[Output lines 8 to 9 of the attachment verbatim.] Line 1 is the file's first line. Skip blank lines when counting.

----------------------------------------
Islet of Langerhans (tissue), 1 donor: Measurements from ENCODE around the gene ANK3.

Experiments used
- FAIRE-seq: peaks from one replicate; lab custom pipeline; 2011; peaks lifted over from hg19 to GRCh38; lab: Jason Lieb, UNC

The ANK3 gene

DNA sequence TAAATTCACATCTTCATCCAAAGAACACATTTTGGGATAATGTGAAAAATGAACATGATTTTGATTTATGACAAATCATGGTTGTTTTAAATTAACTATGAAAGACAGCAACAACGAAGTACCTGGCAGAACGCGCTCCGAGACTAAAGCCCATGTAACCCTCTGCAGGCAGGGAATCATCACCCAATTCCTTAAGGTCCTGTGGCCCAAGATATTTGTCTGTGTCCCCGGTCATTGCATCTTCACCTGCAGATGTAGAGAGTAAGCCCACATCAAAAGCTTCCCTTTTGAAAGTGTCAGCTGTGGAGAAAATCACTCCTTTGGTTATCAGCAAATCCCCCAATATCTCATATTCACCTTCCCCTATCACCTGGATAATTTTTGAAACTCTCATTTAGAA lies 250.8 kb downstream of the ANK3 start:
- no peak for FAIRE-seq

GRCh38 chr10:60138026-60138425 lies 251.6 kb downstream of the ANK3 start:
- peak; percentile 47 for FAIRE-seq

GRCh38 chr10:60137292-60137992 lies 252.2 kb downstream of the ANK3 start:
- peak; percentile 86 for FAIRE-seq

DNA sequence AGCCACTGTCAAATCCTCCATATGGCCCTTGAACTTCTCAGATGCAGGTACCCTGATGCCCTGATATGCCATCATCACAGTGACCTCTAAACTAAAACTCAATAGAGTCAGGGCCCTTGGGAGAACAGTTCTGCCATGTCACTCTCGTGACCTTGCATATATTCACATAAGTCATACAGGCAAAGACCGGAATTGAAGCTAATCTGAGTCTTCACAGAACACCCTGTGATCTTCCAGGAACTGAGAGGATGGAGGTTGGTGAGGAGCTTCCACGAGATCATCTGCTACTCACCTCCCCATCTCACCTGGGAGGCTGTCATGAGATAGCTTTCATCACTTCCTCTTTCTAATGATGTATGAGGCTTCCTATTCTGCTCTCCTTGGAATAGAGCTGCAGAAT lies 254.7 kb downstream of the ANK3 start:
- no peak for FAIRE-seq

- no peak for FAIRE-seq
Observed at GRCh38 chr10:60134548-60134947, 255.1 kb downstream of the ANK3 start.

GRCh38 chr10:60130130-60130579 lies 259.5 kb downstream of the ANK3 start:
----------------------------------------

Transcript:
- peak; percentile 47 for FAIRE-seq

GRCh38 chr10:60137292-60137992 lies 252.2 kb downstream of the ANK3 start: